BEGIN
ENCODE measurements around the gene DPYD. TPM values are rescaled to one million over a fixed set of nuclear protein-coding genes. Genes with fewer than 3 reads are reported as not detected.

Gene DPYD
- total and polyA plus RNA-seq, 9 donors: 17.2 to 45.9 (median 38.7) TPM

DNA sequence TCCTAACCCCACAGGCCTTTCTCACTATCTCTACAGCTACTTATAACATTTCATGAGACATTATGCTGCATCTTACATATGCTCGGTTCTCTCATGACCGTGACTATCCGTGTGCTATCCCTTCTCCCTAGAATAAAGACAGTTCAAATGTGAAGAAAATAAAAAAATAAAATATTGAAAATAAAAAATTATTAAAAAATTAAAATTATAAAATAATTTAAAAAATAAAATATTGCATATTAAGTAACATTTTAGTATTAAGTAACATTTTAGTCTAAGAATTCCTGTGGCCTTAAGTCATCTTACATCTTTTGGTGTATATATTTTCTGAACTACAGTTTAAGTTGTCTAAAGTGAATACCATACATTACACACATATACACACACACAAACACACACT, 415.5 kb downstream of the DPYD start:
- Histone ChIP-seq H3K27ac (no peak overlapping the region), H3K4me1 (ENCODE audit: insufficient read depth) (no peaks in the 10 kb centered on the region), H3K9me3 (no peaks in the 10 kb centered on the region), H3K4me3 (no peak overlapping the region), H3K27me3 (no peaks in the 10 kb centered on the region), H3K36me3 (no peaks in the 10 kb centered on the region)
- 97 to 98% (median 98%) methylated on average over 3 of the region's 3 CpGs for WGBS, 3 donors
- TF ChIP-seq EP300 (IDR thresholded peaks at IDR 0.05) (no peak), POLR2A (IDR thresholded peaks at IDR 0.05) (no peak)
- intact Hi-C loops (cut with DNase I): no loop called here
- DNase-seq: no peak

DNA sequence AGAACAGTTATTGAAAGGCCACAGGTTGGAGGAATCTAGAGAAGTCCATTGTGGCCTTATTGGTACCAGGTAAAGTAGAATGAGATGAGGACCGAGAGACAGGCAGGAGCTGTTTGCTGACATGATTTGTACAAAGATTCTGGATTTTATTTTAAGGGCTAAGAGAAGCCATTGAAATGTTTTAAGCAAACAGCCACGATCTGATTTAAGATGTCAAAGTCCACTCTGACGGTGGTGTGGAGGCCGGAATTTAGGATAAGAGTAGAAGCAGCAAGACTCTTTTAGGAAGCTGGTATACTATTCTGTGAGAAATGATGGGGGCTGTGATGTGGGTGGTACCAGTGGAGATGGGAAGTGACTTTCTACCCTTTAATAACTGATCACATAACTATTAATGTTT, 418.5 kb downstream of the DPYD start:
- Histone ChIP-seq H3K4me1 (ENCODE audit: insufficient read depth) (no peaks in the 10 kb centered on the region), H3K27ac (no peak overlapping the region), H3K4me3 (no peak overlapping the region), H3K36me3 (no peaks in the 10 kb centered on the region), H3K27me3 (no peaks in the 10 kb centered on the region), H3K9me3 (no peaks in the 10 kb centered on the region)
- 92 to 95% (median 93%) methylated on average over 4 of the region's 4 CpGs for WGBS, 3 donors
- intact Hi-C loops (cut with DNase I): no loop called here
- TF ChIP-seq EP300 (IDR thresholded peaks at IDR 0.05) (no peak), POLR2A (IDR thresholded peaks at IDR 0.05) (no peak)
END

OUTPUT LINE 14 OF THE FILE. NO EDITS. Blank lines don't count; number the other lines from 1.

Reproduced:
- TF ChIP-seq EP300 (IDR thresholded peaks at IDR 0.05) (no peak), POLR2A (IDR thresholded peaks at IDR 0.05) (no peak)